In a scheduled filing with the court, the Department of Justice and 19 states argued that the case warrants direct consideration, bypassing an appeals court.
The government won a stunning early victory in June when U.S. District Judge Thomas Penfield Jackson ordered that Microsoft be broken into two companies: one for operating systems and another for applications.
But the government is in a more tenuous position with its appeals argument, say legal experts.
"It would be a serious blow to the government should the Supreme Court decide not to take the case at this time," said Bill Kovacic, a professor at the George Washington University School of Law. The antitrust expert gave the government no better than a 50-50 chance of winning a direct appeal.
In April, Jackson ruled that Microsoft is a dangerous monopoly that has continually violated U.S. antitrust law. But after his final judgment in June, Jackson stayed--or put on hold--restrictions to Microsoft's business practices that would have gone into effect Sept. 5. He had earlier stayed the breakup order.
So now, the government's dilemma is twofold.
First, if the Supreme Court rejects the direct appeal and sends it back to the U.S. Court of Appeals for the District of Columbia Circuit, there won't be any restraint on Microsoft's behavior for at least another year.
The government's other dilemma is more complex. The appeals court has overturned two previous rulings against Microsoft and would appear to be favorable appeals venue for Microsoft, University of Baltimore Law School professor Bob Lande said.
"There is no question Microsoft believes it can prevail with the appeals court and that the government would like to avoid the case being heard there," he said.
Kovacic said the government for obvious reasons could not make that argument but prudently has focused on the broader issue: the merits of direct appeal.
"Because immediate consideration of this appeal is of general public importance in the administration of justice, the Solicitor General, on behalf of the United States, urges the Court to note probable jurisdiction under the Expediting Act," government lawyers wrote in today's brief.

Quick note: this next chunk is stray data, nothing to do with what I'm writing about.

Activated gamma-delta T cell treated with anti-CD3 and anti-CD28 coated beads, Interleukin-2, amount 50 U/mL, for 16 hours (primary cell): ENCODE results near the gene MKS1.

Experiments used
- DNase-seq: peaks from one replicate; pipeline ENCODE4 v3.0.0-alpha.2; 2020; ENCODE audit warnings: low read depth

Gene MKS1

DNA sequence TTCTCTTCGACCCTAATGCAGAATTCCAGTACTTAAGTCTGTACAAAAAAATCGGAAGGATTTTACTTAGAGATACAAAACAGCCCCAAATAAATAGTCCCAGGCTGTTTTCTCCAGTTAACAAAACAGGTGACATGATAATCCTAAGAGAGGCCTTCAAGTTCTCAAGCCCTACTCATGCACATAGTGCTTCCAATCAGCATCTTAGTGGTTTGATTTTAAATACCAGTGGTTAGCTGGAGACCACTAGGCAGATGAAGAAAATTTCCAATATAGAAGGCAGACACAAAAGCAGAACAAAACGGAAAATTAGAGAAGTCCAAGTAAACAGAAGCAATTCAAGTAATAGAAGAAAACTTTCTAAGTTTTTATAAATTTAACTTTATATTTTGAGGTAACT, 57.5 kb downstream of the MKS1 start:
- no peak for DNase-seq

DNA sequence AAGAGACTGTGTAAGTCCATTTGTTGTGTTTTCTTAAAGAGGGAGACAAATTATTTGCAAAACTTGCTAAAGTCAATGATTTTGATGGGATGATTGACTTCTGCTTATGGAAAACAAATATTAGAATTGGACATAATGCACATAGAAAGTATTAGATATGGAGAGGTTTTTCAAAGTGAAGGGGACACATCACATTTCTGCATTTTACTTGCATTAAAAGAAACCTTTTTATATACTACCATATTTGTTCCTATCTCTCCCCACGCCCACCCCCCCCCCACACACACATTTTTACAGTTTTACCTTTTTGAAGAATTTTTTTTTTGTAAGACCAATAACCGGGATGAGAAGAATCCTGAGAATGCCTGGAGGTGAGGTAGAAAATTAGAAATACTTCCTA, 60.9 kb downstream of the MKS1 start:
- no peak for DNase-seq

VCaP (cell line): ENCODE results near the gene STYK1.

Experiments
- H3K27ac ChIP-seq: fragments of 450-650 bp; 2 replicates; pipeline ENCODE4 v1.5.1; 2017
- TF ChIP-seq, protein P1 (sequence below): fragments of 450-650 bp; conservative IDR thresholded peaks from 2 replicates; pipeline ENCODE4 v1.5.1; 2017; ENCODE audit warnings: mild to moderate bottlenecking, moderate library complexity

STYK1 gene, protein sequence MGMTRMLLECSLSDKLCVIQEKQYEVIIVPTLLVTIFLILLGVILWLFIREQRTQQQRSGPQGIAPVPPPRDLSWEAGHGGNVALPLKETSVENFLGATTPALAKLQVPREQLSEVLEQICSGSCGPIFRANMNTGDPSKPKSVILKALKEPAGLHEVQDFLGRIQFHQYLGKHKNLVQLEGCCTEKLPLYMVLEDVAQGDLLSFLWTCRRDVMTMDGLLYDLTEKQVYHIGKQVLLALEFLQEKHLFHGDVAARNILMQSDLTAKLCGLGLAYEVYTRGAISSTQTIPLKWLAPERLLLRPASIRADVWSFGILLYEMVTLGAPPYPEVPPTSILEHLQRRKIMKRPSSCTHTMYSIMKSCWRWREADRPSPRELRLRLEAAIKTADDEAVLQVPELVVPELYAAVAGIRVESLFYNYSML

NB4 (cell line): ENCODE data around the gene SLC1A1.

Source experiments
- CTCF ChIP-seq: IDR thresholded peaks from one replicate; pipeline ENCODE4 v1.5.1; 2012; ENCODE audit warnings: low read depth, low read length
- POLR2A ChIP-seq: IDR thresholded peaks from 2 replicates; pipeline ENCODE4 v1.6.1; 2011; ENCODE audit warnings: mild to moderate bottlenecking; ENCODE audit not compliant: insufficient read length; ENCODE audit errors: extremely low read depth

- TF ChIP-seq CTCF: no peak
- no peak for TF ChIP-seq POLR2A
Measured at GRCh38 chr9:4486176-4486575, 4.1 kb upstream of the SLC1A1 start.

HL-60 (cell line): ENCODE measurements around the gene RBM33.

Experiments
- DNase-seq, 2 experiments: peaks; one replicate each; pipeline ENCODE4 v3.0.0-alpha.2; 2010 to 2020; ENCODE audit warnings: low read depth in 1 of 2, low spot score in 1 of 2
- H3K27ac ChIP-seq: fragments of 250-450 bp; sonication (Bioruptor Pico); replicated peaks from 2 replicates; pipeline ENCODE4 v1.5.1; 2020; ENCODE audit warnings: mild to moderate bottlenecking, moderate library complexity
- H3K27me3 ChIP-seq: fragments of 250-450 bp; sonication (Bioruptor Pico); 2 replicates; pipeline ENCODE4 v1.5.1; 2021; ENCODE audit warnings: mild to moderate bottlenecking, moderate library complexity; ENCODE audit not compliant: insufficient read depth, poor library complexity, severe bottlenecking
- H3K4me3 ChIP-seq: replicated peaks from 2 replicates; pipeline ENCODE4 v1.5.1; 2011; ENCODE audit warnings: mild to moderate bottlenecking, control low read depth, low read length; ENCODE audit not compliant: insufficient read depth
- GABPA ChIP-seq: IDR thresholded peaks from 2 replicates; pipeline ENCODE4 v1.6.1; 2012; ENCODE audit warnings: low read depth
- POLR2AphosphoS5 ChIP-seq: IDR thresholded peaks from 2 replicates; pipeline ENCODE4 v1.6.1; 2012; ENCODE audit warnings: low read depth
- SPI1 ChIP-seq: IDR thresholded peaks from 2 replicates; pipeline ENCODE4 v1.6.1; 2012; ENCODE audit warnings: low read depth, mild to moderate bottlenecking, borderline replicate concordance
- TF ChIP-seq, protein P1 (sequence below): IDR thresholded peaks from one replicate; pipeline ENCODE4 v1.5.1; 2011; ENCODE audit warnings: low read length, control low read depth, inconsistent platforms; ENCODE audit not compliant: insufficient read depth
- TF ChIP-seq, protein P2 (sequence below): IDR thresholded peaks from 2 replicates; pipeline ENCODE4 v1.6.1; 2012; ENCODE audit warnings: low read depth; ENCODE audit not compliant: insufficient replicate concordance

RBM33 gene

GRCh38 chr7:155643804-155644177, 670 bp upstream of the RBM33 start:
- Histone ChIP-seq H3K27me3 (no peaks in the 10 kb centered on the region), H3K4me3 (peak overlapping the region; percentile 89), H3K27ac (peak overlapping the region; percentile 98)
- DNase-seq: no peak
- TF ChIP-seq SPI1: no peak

The Expediting Act allows cases of national importance to skip the regular appeals process and move directly to the Supreme Court.
"The suit has immense importance to our national economy," the brief states. "It is especially important to the rapidly developing high-technology sectors, which need to know how they will be affected by the remedies resulting from this case?The public interest requires prompt and final resolution of the issues on appeal."
To help bolster the government's position, three groups opposing Microsoft--yesterday, ProComp and today, the Software & Information Industry Association (SIIA) and the Computer & Communications Industry Association--filed friend-of-court briefs asking that the Supreme Court accept the expedited appeal.
SIIA and Microsoft have been at odds since the trade group filed an earlier brief, which eventually led the software maker to pull out of the group. In the last days of the trial, another SIIA filing advocating a three-way split caught Jackson's attention and caused a stir during the final day in court.
In a brief filed last month, Microsoft argued that mistakes made at trial and the voluminous court record, among other factors, warrant a review by the appeals court. The company reiterated that position today.
"We continue to believe that the Supreme Court would benefit from an initial review of this very complex and technical appeal by the court of appeals," Microsoft spokesperson Jim Cullinan said. "We look forward to responding more fully in our filing next week."
But in its brief, the government dismissed those considerations, pointing out the "United States recognizes that the need for direct appeal arises infrequently and does not lightly seek it."
In the last 26 years, the government has only sough two direct appeals, including the AT&T antitrust case.
"The only baseline is the AT&T case, and maybe you can argue the breakup of the Bell system has greater and more obvious impact on every American," Howard University Law School professor Andy Gavil said.
"But this case isn't far behind in essentially how we will work with our desktops and office operating systems for years to come. How could this not be that case? And if that is not this case, then the Expediting Act is for all intents and purposes a dead letter."
But Kovacic said his colleagues are not convinced the Supreme Court will take the case at this time.
"In the last three or four months I've talked to about 100 (lawyers) who do Supreme Court practice who are not being paid by one of the contestants, and not one of them has said it was more likely than not the Supreme Court would take the case," he said. "Consistently they said, 'The court simply won't take it.'"
One of the factors benefiting Microsoft is the appeals court's position in the case. The day Microsoft filed its appeal, the appeals court agreed to hear the case en banc, or before the entire panel, minus those disqualified for conflicts of interest.
"The fact that the court of appeals has now positioned itself to take the case en banc, (in a) single stage of intermediate review, and then (send the case) on its way to the Supreme Court, that tips things in favor of there not being a fast-track review" by the high court, Kovacic said.
Microsoft is expected to respond Aug. 22 to today's government brief.
The Supreme Court is expected to rule on jurisdiction by early October. If it chooses to take the case directly, a ruling is expected by next June. Otherwise the case goes back to the appeals court, which could rule as early as nine months later but more likely not before a year.